Utah home sales increased for the eighth consecutive month in January, up more than 6 percent compared to the prior year, according to a new report from the Utah Association of Realtors. Utah Realtors sold 120 more homes this year than they did last January, closing 1,985 transactions. In fact, this was the best January in five years in terms of homes sold.

Among the more populated areas, sales were particularly strong in Salt Lake, Uintah and Davis counties where sales were up 30, 29 and 6 percent, respectively.

“The Utah real estate market began the new year in much the same way as the prior year concluded: Home sales were up, housing inventory was down and market fundamentals continued to improve,” said Utah Association of Realtors President Lori Chapman. “The spring buying season is also looking like it will be stronger than last year.”

The number of contracts signed to buy homes in January increased 20 percent, signaling a likely rise in February closed sales. The number of January pending sales has not been higher since 2007.

Another positive sign is the fact that the number of homes available for sale is declining. In January, inventory fell 24 percent compared to the prior year.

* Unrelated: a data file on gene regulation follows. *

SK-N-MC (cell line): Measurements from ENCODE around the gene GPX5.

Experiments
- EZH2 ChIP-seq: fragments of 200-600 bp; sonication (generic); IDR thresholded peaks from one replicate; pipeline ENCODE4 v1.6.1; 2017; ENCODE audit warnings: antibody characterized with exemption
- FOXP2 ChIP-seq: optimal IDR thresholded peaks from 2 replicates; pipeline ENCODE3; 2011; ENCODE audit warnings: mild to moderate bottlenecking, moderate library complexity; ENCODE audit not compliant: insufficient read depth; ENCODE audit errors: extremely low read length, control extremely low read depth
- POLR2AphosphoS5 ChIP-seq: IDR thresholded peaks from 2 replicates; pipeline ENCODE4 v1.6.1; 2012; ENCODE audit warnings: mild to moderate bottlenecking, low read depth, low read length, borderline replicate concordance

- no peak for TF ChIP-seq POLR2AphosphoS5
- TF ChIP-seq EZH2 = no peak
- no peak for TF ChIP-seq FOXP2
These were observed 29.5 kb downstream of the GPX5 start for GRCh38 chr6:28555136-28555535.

“The falling inventory is good news because excess supply has been one reason we’ve seen drops in home prices,” Chapman said.

January inventories typically rise following the holiday season, but this year bucked that trend with inventories falling about 3 percent from December levels. With about 20,000 homes listed for sale at the end of January, this is the lowest inventory since February 2007.

The Utah Association of Realtors estimates that at the current pace of sales, it would take 7.1 months to clear the entire inventory, the lowest level since July 2007, before home prices began falling. This indicator has seen significant improvement since last year when it stood at 10.4 months.

The lower inventories can be attributed to the pickup in home sales and a decline in new listings. The number of newly listed properties fell 12 percent in January. Over the past 12 months, new listings are down an average of about 13 percent.

The median price was $166,000, down about 7 percent compared to January 2010.

“One reason for the decline is the fact that the share of lower-priced homes being sold is higher than it was last year,” Chapman said. “When a lower-priced mix of homes is compared to a share of more expensive houses, the comparisons can be skewed.”

During the 12 months ending in January 2012, homes priced $150,000 and below accounted for 39 percent of all home sales. The year earlier that share was only 30 percent. Over the past year, sales of homes priced $150,000 and below have soared, rising nearly 40 percent. At the same time, sales declined in each of the higher price ranges. 

For all sales, sellers are receiving more of their original asking prices. In January, sellers received about 91 percent of their original list prices compared to 89 percent during the same period a year earlier.

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